Tips to prevent fires, indoors and outdoors
With the East Canyon and Loading Pen fires actively burning in our area, it’s important that we all take responsibility for preventing fires, both inside and outside of our homes. Protect yourself from the four most common culprits of electrical fires and get four tips for how to prevent wildfires.
Prevent wild fires
While some wildfires are caused by lightning, approximately 90 percent are caused by human error. Many times, wildfires occur when campfires are left unattended, debris is burned improperly or cigarettes are carelessly discarded. A wildfire can grow rapidly out of control when the three following conditions are present: oxygen, fuel and a heat source. The fuel can be any materials that are flammable near the wildfire, and the heat source can be a variety of things, like campfires, cigarettes or even warm winds. When these three conditions are met, a violent wildfire can ensue.
By taking a few extra precautions, campers and outdoor enthusiasts can enjoy the sights of nature without causing a wildfire. Here are a few tips from National Geographic to help prevent wildfires
• Never leave a fire unattended, and make sure you completely extinguish the fire when you’re done. Drench the fire with water and stir the ashes until cold.
• Play it safe when using fueled lanterns, heaters and stoves. Lighting and heating devices should be cool before refueling. Keep flammable liquids and fuel away from appliances.
• Never discard cigarettes, matches and smoking materials from moving vehicles, or anywhere on park grounds. Completely extinguish cigarettes before disposing of them.
• When burning yard waste, follow local ordinances. Avoid burning in windy conditions, and keep a shovel, water and fire retardant nearby to keep fires in check.
• If conditions are right and you find yourself in the path of a wildfire, evacuate immediately
• Visit https://www.ready.gov/wildfires for more information about wildfire safety and prevention.
• For fire restrictions in the San Juan National Forest https://www.fs.usda.gov/main/sanjuan/fire
• To receive evacuation notices, sign up for “Code Red,” the Community Notification Enrollment Emergency Telephone Service of La Plata County. https://www.co.laplata.co.us/departments/emergency_management/fire_restrictions.php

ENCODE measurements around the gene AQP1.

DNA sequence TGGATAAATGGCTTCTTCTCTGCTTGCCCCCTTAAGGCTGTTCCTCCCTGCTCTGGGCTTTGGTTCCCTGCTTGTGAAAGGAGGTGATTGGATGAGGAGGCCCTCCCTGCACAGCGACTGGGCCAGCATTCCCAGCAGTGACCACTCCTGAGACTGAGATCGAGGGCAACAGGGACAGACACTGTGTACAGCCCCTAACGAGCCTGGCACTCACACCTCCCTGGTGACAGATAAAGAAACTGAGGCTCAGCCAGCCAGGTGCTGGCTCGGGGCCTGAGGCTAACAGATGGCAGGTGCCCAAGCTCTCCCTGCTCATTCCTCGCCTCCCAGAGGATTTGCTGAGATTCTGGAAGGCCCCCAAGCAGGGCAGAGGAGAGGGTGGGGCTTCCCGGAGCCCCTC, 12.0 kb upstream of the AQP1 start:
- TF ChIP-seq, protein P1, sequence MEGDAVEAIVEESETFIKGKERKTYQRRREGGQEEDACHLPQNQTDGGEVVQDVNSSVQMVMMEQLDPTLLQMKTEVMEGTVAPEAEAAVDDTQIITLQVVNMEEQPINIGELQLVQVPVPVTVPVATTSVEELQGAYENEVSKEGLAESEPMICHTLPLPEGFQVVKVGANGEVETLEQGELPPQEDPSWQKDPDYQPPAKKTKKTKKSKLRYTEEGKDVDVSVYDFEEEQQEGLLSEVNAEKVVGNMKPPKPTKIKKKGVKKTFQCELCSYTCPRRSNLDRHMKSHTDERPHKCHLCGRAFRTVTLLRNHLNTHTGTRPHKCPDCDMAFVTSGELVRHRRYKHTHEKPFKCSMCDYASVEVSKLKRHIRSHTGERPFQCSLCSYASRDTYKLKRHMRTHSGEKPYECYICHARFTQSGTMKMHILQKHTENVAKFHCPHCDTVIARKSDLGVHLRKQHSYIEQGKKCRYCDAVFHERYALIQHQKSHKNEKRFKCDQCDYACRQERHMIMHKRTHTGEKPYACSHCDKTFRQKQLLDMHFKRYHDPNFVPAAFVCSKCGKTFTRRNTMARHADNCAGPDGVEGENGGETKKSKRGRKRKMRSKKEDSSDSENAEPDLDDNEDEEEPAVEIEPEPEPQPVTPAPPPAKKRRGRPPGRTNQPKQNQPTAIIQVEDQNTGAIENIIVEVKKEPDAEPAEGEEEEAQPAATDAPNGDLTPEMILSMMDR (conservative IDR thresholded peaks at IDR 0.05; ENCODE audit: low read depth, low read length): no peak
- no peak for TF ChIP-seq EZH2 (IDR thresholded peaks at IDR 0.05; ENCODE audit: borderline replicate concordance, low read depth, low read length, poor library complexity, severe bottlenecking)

• Fire restrictions for Archuleta County: https://public.coderedweb.com/CNE/en-US/BFEA18547A8D
Protect yourself from the four most common culprits of electrical fires
Outdated wiring and overloaded circuits are the most common causes of electrical fires. Check the following areas of your home to ensure your home’s electrical safety is up to par.
1) Electrical outlets: Faulty electrical outlets are a leading cause of home fires. As outlets age, so do the wires behind them that you can’t see. Any loose, damaged or warm-to-the-touch outlets should be repaired or replaced.
2) Electrical wiring: Outdated wiring is another common cause of electrical fires. Frequently tripped breakers, flickering lights and burning smells are clear warning signs. If your home is more than 20 years old, it may not be able to handle today’s increased power load. If you suspect your home’s wiring is outdated, leave this one to the pros and contact a qualified electrician.
3) Overloaded cords and outlets: Extension cords are not permanent solutions. If your big-screen TV, home theater system and other electronics are plugged into one extension cord, it’s time to call an electrician and install additional outlets.
4) Old appliances: Older appliances are more likely to have loose or damaged wiring, which means they’re more likely to catch fire. Check older appliances for damage and determine if it’s time to upgrade or replace. Also check to ensure you’re using appliance-grade outlets. A qualified electrician can help with installation.
For both home and forest fires, plan an emergency strategy with your family and have practice drills. Listen to local emergency notifications for the most up-to-date information and always check fire restrictions in your area.